Follow Us on Social Media

email icon rss icon linked.in icon google plus icon twitter icon facebook icon

Ten Tips for Selling a Tenant Occupied House

by Sharon Vornholt on October 3, 2011 · 15 comments

  

Whether you are a seasoned landlord that has seen it all or a landlord that has one house and a great tenant, there will probably come a time when you want to sell a tenant occupied house.  You may be thinking it’s not going to be a problem.  Selling any home in this market can be a challenge, but selling one with a tenant can completely exasperate you.

Look at it from the tenant’s point of view. They live there right now and chances are, they don’t want to move. From their point of view, you are asking them to inconvenience themselves by allowing strangers to traipse through “their home” at all hours of the day and possibly the evening. When you sell the house, they will have to move if a retail buyer bought it. They may still have to move if an investor buys the house and wants to make changes. Why should they make it easy for you?

The one thing you don’t want is an angry tenant

Think about the damage they can do. Then think about what they could tell a potential buyer if given half a chance! They have actually lived there for a period of time and they should be familiar with the home, how it is maintained, any problems the home might have and the quality of the neighborhood in general. If they are angry, they may remember things differently than you do.

If you want to have a chance of selling that house, you need a plan. You need to try and get the tenant on YOUR side so that you can sell the house quickly.

10 Tips for Selling a Tenant Occupied House.

  1. Sit down and explain to them what the situation is; that the house is for sale and you would like their help.
  2. Assure the tenants that they are not going to be booted to the street with no warning and that they will have “X” amount of days after the contract is signed to move.
  3. Promise them that they that they will be notified prior to any showing of the home.
  4. Let the tenants know that they will also be notified prior to any home inspections, appraiser visits, etc.
  5. Offer to compensate the tenant for every time they allow someone to view the home. You will have to decide on an amount, but consider paying them $10 every time the home is shown payable once the house closes.
  6. Offer to give them a gift certificate of some kind to a store of their choice when the home closes.
  7. Ask what you could do to make this process easier for them.
     
    If the tenant is really stubborn, you may have to resort to one of the “big 3″ below.

  8. Offer some type of bonus for leaving the home in top notch condition when they move out. For instance, you could offer them an additional $100.00 bonus in addition to the return of their security deposit.
  9. If moving expenses are the problem, offer to reimburse them for the cost of the moving truck. Help them move on.
  10. If the tenant is really stubborn, you may have to resort to the “cash for keys” plan. If the sale of your property hinges on getting  these folks out of the house this will certainly prove to be a lot easier and less costly than an eviction.

Get the tenants on your side!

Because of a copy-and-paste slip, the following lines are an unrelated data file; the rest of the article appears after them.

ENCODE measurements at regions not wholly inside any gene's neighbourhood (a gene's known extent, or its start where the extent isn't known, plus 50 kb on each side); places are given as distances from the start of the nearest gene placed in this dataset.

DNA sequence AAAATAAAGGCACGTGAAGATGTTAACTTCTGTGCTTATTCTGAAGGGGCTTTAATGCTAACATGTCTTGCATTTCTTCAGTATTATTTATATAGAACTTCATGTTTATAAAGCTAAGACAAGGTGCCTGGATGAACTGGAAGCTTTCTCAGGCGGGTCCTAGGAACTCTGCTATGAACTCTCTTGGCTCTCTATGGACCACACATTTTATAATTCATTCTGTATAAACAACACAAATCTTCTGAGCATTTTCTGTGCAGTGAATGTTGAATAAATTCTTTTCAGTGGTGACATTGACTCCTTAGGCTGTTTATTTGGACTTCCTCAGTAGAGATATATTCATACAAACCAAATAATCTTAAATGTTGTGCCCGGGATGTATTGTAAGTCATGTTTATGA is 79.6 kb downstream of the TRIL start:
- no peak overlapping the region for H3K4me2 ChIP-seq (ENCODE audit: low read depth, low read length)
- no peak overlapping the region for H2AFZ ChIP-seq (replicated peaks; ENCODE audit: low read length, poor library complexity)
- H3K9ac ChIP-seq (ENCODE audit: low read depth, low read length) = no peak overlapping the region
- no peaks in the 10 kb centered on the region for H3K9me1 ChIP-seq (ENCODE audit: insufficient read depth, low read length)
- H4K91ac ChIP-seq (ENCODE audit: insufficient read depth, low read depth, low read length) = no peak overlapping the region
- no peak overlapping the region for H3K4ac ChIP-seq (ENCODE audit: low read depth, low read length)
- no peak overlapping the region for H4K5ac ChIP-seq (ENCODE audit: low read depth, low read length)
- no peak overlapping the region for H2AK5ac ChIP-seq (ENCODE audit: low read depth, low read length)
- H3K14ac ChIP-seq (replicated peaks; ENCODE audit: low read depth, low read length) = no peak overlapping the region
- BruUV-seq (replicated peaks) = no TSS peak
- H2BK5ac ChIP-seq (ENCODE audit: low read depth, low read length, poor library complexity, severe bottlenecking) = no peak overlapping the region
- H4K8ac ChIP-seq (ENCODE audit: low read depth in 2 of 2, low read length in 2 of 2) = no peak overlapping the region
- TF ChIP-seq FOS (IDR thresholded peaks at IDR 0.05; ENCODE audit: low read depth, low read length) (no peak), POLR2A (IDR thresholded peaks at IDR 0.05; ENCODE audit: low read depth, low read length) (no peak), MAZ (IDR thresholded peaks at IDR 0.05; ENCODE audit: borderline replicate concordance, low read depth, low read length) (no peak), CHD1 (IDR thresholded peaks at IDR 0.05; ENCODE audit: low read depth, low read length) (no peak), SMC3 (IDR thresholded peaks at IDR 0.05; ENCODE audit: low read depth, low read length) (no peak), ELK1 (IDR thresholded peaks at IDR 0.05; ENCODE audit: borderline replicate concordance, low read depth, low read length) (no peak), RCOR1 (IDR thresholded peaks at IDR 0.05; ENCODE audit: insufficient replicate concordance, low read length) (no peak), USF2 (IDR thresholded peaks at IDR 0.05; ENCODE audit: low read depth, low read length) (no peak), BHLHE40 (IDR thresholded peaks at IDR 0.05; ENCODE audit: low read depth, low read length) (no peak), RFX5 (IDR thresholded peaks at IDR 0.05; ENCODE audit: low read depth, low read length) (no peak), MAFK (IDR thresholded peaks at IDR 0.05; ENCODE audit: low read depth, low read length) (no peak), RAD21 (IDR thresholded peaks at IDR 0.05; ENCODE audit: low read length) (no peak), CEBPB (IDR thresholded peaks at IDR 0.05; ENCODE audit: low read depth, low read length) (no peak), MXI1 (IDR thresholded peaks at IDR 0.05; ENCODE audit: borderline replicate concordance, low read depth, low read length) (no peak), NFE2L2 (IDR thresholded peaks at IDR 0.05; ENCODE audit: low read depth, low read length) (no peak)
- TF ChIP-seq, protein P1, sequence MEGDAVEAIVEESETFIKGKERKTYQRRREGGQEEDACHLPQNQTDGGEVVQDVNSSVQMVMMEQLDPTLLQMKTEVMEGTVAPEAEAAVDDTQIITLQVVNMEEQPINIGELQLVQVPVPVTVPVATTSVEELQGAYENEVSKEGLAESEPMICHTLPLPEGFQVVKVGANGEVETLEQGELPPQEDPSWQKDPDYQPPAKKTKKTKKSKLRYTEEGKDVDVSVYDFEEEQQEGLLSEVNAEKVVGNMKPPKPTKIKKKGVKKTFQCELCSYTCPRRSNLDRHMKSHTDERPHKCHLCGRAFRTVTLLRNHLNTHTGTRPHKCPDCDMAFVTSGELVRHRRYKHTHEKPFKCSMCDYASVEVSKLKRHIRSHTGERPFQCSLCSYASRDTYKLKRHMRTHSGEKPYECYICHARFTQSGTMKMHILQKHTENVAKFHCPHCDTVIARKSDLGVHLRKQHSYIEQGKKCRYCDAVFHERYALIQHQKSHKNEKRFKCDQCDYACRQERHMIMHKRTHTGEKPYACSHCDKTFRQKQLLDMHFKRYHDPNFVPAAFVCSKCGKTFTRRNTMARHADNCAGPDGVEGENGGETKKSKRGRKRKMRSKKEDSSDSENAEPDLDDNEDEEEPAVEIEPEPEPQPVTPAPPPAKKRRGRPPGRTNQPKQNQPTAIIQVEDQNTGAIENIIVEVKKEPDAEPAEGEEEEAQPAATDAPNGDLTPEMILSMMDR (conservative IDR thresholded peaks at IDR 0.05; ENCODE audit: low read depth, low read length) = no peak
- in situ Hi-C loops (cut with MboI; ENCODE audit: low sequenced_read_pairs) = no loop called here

While the last couple of suggestions may sound crazy, stop and consider this. Angry tenants can do a lot of damage to your property!

Time is money and the faster you get the house under contract and sold, the sooner you can move on. Your job is to get the tenant to help you sell the home.

Photo: Crosa

Email *
  



{ 14 comments… read them below or add one }

Robert October 5, 2011 at 11:06 am

Hello Sharon,

Why does the tenant have to move out at all? I was thinking of selling my tenant-occupied home to a theoretical out-of-state investor who wants cashflow. Is that not also an option?

Reply

Sharon Vornholt October 5, 2011 at 1:10 pm

Hi Robert –

It is an option if you can find an investor that wants the house (rather than a retail buyer) and this particular tenant. Some investors will be willing to give the tenant a try and others won’t. A lot of times, they don’t want to inherit a tenant that they didn’t choose. For instance, if the house is a mess or damaged in any way when they look at it, they may not want that tenant.

A lot of the problems come up when you try to show the house. Some tenants will throw up all kind of road blocks to put off potential buyers. Each situation is different.

Reply

Kaye Dennan October 9, 2011 at 4:18 pm

I found what also works well is that you offer to have the lawns mowed and a house cleaner come in each week to keep the place looking clean. Of course, tact has to be used about the house cleaning so as not to upset them. But if the house is going to be on the market for a number of weeks tenants could see this as a bonus.

Reply

Sharon Vornholt October 10, 2011 at 9:24 am

I never used those Kaye. Great suggestions, since the tenant doesn’t have any reason to do these things which will help you sell the house.

Reply

Zak Sharvil November 17, 2011 at 11:08 am

Hello Sharon,
I am short selling house that is tenant occupied. Closing is at the end of November and lease expires December 31st. New owner agreed to buy with tenants, but they will move out at lease expiratin date.
To whom should I return security deposit check my tenants gave me , to my tenants or new owner?

Reply

Sharon Vornholt November 17, 2011 at 6:43 pm